that modern-day Amoses and Andys specialize in. The only difference is that no one has to put on the blackface anymore–we come with our own.
After so many battles won, we have chosen to lower the standards of decency in our own communities, particularly over the past 15 years. One of the consequences of this constant barrage of obscenity and self-hatred has been the utter corruption of how we speak to one another and about one another. And no, I’m not making any excuses for Imus. He’s old enough and smart enough to be held accountable for what he says. I’m saying that it’s long past time we held accountable all those–regardless of their race or ethnicity–who trade in the degradation of our people. Yes, the time has come to take back our race.
Consider what this degradation has already cost us.
How many young African Americans have already given up–surrendered to the apathy and diminished expectations that have engulfed our culture? How many of our children risk ridicule, ostracization, and even violence from their peers for daring to excel academically and to aspire to a life beyond “the street?” The price we are paying for all this is incalculable in many ways, but consider just a few figures: After narrowing the gap in high school dropout rates between blacks and whites during the ’70s and ’80s, blacks have gained little ground since 1990. The disparity is even more egregious in our urban public schools–in New York City, less than 50% of black students complete high school in four years, compared to more than 70% of white students. Not surprisingly, this culture of low expectations is a particularly damaging contributor to the crisis of young black males. According to the nonprofit Justice Policy Institute, in 1980 black men enrolled in higher education outnumbered those incarcerated by a quarter million. Two decades later, black men behind bars exceeded those on campus by 188,000. That this would negatively impact the stability of black families and communities is obvious. Nearly 43% of black families were headed by single women in 2002, compared to just 13% of white families, according to the U.S. Census Bureau.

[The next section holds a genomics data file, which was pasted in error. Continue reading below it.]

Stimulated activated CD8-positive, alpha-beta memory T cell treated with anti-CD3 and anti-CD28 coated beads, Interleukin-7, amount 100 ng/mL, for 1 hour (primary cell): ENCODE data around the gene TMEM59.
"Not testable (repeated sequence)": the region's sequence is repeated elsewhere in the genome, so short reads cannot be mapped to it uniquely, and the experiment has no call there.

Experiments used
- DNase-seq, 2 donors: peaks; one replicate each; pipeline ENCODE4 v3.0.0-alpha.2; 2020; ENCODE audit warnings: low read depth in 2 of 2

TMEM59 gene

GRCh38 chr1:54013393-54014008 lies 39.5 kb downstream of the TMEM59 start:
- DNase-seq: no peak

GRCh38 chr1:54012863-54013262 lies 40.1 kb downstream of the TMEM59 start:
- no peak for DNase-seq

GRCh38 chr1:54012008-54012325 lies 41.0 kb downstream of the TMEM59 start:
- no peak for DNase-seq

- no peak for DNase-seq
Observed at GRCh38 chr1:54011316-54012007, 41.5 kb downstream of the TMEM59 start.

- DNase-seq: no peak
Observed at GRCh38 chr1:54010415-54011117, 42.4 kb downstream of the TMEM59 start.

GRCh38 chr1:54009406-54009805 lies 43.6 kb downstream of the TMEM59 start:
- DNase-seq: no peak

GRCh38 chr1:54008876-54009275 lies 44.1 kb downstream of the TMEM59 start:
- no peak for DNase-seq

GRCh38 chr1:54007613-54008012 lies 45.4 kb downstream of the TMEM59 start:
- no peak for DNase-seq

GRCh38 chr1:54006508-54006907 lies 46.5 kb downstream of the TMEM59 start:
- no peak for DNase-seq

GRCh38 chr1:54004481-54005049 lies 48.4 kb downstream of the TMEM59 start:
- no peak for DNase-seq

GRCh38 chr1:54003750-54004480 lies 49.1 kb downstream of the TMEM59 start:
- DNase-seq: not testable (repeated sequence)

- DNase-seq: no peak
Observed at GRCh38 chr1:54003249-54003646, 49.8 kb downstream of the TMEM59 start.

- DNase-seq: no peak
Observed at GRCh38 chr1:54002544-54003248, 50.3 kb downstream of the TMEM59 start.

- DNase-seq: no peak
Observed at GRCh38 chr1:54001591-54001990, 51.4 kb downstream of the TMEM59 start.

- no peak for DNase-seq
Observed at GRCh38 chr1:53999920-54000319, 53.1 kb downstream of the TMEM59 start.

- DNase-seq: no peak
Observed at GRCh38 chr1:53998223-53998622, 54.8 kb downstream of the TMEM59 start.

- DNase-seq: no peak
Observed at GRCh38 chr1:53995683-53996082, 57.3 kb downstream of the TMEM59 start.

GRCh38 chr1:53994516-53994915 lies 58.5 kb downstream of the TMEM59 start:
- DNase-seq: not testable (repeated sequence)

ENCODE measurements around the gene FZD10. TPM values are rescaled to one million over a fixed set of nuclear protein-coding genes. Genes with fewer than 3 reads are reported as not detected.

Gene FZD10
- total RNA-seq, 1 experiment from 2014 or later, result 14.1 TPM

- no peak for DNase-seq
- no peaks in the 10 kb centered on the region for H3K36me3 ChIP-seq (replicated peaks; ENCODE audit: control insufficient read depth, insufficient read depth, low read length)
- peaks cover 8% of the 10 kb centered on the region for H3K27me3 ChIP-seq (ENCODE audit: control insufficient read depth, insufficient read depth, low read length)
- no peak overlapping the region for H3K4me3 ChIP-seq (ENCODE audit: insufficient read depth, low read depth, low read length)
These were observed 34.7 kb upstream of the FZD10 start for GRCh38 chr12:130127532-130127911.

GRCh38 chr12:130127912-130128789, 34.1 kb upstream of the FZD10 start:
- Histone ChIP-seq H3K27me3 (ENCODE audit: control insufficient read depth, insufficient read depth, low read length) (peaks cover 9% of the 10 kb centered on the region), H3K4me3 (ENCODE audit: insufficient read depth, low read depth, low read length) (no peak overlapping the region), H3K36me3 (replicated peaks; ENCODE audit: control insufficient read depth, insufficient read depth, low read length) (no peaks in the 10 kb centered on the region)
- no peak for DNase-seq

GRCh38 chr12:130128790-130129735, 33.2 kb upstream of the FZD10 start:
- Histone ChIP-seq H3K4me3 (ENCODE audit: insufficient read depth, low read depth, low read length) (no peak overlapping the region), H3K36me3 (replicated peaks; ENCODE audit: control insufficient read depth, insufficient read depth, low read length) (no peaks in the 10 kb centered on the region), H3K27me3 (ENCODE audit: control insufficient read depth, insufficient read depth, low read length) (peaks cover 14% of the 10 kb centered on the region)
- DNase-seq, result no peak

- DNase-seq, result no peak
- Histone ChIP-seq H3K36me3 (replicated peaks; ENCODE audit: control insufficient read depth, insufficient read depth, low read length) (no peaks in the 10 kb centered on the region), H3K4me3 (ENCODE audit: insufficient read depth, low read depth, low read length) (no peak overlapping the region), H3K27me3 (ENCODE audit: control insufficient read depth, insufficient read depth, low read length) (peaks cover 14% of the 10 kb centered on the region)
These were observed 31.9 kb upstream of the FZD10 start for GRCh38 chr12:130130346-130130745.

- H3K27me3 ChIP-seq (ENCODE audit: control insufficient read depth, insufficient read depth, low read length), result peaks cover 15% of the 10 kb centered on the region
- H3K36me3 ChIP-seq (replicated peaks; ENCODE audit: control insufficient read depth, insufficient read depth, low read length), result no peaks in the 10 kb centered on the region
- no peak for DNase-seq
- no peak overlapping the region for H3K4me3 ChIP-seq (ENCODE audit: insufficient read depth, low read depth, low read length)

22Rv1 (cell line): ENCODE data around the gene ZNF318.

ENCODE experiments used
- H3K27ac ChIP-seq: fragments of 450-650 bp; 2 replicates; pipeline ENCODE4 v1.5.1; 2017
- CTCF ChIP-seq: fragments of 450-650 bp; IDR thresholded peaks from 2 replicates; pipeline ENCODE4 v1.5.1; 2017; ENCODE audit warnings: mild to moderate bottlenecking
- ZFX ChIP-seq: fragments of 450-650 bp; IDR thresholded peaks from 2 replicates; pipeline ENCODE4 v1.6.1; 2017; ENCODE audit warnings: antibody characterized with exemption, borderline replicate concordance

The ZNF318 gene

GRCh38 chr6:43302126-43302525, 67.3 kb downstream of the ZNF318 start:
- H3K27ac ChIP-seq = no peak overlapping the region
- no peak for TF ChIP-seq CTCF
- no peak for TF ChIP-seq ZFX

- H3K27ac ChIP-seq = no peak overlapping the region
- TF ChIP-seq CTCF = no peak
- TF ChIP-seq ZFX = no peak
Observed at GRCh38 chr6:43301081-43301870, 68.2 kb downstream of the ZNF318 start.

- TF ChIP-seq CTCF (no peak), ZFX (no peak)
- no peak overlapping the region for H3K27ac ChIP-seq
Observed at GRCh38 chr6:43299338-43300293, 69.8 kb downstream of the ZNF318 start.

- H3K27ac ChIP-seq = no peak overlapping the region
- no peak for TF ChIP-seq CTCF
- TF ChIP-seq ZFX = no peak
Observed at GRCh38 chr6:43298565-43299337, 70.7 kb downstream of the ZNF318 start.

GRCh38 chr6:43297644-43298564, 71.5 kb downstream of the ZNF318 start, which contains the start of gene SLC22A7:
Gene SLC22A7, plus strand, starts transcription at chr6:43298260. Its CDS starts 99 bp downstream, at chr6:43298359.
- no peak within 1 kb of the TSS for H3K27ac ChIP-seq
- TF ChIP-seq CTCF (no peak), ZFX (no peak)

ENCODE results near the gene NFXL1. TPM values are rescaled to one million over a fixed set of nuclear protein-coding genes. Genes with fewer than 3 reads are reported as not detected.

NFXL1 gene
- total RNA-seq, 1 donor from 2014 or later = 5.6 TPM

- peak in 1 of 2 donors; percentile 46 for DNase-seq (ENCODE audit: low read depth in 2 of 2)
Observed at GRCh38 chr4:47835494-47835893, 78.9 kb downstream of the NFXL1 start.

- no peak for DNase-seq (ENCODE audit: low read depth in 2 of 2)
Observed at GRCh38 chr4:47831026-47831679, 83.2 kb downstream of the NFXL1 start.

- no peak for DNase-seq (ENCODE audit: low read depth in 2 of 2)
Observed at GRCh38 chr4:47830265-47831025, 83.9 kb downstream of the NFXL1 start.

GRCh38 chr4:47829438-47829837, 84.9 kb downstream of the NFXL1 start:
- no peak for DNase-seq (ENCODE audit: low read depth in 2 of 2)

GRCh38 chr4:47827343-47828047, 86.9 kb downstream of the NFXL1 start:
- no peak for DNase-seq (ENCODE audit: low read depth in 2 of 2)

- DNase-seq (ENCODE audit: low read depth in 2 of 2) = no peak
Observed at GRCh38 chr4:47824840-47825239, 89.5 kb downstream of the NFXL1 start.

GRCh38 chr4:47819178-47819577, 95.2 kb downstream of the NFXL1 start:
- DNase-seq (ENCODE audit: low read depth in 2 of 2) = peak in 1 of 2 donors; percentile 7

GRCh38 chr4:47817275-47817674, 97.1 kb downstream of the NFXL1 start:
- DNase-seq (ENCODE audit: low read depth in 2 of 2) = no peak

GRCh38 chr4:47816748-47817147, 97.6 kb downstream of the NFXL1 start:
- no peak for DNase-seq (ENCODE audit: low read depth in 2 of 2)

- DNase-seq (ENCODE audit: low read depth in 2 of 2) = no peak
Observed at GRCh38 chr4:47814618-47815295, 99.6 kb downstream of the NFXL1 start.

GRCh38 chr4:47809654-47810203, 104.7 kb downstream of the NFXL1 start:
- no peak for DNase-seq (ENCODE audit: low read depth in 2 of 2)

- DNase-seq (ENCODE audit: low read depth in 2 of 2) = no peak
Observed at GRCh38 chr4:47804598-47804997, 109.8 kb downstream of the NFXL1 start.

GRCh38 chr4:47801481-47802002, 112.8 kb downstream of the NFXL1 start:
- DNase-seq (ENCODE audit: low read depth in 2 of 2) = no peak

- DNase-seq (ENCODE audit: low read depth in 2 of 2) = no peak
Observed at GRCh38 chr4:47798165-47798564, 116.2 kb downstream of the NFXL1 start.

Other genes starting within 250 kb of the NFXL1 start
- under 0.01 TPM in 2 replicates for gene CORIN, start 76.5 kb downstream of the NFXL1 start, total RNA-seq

How can our young people excel if they are mired in a culture that expects the worst of them; a culture that celebrates criminality; a culture in which the most egregious slurs have replaced terms of love and respect; a culture that entraps them in the depths of society’s margins just as surely as any Jim Crow law ever devised? How can we as a people thrive in a culture that denigrates excellence, education, and achievement while glorifying ignorance and mediocrity as authentically black?
The answer is, we can’t. We must do something about it. We must take back our race. But where we suffer the greatest need for leadership is within our own community. Those of us in positions of power and influence, including the very CEOs and companies celebrated in this and every issue of BE, must step up. African Americans